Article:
How do you respond to thoughts, feelings, people, memories, and situations that upset you or make you uncomfortable?
Do you face them head-on and deal with them appropriately, or do you avoid them or try to shut them out of your mind?
Sometimes when a stressor feels like too much for a person to deal with, they turn to a mechanism called “experiential avoidance” to cope.
While we are all susceptible to this at times, it can escalate in people with anxiety disorders.
Because excessive worry is distressing, many anxiety sufferers become worried about their worrying, so they try to go to the other extreme, and push all upsetting ideas out of their mind.
But this is not a helpful strategy, because real concerns and issues do need to be faced, and “fearing fear itself” does not improve the situation.
Problems aren’t going to go away because you deny they exist.
The Career Psychologist explains why this behavior is detrimental:
This is a problem because negative thoughts and emotions apply particularly in areas we care most about. Therefore, if we try to avoid difficult thoughts and emotions we risk having to avoid the things we care most about. Ironically, the harder we try to avoid difficult thoughts and emotions, the more powerful they become. So avoiding anxiety tends to make anxiety more important, not less.
It is human nature to move toward pleasure and away from pain. Negative thoughts and emotions are unpleasant, so we often do things to avoid them.
Avoidance can interfere with our lives in many ways. Here are some examples:
- Putting off an important task because of the discomfort it evokes.
- Not taking advantage of an important opportunity due to attempts to avoid worries of failure or disappointment.
- Not engaging in physical activity/exercise, meaningful hobbies, or other recreational activities due to the effort they demand.
- Avoiding social gatherings or interactions with others because of the anxiety and negative thoughts they evoke.
- Not being a full participant in social gatherings due to attempts to regulate anxiety relating to how others are perceiving you.
- Being unable to fully engage in meaningful conversations with others because one is scanning for signs of danger in the environment (attempting to avoid feeling “unsafe”).
- Inability to “connect” and sustain a close relationship because of attempts to avoid feelings of vulnerability.
- Staying in a “bad” relationship to try to avoid discomfort, guilt, and potential feelings of loneliness a break-up might entail.
- Losing a marriage or contact with children due to an unwillingness to experience uncomfortable feelings (e.g., achieved through drug or alcohol abuse) or symptoms of withdrawal.
- Not attending an important graduation, wedding, funeral, or other family event to try to avoid anxiety or symptoms of panic.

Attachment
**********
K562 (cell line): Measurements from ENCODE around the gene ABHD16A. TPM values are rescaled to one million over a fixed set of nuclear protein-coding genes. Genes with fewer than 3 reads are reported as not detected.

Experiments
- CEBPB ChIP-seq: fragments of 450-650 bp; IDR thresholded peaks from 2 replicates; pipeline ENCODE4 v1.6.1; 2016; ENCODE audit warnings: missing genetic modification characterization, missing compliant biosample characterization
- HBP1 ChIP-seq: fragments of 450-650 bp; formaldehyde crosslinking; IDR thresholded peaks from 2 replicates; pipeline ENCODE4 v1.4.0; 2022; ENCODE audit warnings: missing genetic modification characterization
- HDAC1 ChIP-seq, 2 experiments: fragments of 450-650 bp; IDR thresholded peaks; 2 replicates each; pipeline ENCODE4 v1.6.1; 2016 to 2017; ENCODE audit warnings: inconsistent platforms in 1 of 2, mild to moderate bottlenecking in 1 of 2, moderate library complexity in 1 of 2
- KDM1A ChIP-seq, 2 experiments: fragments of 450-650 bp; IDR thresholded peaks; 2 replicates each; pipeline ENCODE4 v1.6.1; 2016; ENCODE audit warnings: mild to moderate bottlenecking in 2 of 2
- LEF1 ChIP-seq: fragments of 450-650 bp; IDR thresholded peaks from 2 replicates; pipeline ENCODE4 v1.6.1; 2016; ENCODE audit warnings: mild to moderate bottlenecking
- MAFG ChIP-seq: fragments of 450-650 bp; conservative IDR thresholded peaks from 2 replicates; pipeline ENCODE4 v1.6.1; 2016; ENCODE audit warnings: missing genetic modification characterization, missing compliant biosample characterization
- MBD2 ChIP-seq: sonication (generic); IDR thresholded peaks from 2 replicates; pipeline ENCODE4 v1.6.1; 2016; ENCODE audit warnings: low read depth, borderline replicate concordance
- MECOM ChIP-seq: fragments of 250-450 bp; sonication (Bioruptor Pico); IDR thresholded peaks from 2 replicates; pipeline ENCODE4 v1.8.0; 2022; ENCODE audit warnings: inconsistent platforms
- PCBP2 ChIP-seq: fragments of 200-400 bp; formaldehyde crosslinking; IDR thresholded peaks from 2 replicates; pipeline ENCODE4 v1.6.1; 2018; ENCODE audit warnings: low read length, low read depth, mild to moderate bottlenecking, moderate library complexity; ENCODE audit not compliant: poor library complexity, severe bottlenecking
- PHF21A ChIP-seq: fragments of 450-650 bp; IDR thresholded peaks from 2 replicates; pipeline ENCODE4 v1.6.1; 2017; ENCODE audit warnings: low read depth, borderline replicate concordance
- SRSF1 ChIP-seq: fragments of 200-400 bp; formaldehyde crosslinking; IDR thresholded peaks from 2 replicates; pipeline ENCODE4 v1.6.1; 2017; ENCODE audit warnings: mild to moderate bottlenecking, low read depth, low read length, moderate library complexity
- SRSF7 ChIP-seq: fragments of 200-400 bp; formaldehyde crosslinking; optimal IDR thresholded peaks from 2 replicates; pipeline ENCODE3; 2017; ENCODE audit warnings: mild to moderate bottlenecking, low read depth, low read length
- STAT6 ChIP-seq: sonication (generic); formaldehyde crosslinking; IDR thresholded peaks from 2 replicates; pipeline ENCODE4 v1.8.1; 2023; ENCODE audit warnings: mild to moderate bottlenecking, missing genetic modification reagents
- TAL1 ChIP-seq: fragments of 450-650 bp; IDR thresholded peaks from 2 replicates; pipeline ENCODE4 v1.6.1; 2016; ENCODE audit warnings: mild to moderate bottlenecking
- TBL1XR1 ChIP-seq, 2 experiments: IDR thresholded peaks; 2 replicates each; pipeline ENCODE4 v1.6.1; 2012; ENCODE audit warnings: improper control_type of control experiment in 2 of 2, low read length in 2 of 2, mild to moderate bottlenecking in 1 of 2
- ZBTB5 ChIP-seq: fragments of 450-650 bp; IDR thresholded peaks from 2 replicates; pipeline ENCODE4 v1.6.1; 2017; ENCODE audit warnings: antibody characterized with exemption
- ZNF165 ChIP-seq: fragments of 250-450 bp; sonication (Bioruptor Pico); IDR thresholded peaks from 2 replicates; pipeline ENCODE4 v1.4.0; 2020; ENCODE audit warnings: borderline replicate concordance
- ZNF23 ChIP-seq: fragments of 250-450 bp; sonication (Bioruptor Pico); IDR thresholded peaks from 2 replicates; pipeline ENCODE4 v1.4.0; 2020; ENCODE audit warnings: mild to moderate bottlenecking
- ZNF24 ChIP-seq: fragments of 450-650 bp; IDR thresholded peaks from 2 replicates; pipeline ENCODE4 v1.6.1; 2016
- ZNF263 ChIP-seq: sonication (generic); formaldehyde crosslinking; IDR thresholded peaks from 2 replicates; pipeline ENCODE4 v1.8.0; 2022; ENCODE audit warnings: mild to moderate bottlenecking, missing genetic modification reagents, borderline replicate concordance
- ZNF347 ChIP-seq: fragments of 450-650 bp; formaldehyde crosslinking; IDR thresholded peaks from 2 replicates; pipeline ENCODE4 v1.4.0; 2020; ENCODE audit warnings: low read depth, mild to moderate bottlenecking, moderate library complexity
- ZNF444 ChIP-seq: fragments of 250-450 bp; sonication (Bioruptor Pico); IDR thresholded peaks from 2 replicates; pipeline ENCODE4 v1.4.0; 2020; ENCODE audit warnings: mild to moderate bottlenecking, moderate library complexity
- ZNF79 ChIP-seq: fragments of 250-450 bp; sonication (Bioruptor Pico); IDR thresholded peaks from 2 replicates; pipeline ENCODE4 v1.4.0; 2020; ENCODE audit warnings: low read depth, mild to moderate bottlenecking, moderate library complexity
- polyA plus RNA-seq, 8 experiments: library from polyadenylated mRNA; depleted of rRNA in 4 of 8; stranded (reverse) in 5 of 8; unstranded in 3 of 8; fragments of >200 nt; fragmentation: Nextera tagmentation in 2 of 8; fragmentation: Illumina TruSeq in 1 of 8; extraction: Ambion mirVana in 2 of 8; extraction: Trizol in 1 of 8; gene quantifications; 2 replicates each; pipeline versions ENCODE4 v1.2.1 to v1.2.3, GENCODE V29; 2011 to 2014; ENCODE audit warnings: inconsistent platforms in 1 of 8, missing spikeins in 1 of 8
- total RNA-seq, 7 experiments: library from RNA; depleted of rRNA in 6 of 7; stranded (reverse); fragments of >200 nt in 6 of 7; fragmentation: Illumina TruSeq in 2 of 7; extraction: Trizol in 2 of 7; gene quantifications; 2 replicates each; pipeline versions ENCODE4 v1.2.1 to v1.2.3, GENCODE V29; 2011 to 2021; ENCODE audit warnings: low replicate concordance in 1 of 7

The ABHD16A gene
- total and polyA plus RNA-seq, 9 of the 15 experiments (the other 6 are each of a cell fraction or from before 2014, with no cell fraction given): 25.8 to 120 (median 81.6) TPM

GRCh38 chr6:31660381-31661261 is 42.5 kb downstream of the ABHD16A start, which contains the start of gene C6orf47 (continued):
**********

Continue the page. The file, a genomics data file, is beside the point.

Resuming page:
- Engaging in self-destructive behaviors in an attempt to avoid feelings of boredom, emptiness, worthlessness.
- Not functioning or taking care of basic responsibilities (e.g., personal hygiene, waking up, showing up to work, shopping for food) because of the effort they demand and/or distress they evoke.
- Spending so much time attempting to avoid discomfort that one has little time for anyone or anything else in life.
Experiential avoidance carries another danger, according to Dr. Larry Berkelhammer:
“…it telegraphs and repeatedly reinforces the message that our feelings don’t matter—and that we should be ashamed of them. This kind of self-denial is the underlying cause of much of the current epidemic of depression in the industrialized world.
Feelings of sadness, anger, frustration, anxiety, and grief—the emotions we are most likely to try to avoid—are normal and healthy; we cannot function very well when we are out of touch with them. Our inner world informs us of our needs and wants, and it is through our inner experience that we interact with our environment. If we tamp that experience down, we cannot live fully, nor can we grow. The tragedy of experiential avoidance is that when we deny our inner life we deny our aliveness—and even our very existence.”
To help you examine how you react to certain kinds of thoughts, you can take this free self-assessment: Cognitive Avoidance Questionnaire
As with most challenges, the first step to tackling them is awareness. Writing down your worries, discussing them with someone who cares, or seeing a professional therapist can help.
Setting aside a specific “Worry Time” every day, for which you save all your worries, is a technique suggested by Integrative CBT. During the specified Worry Time, worry as hard as you possibly can – this can help you change your relationship with worry as a habit.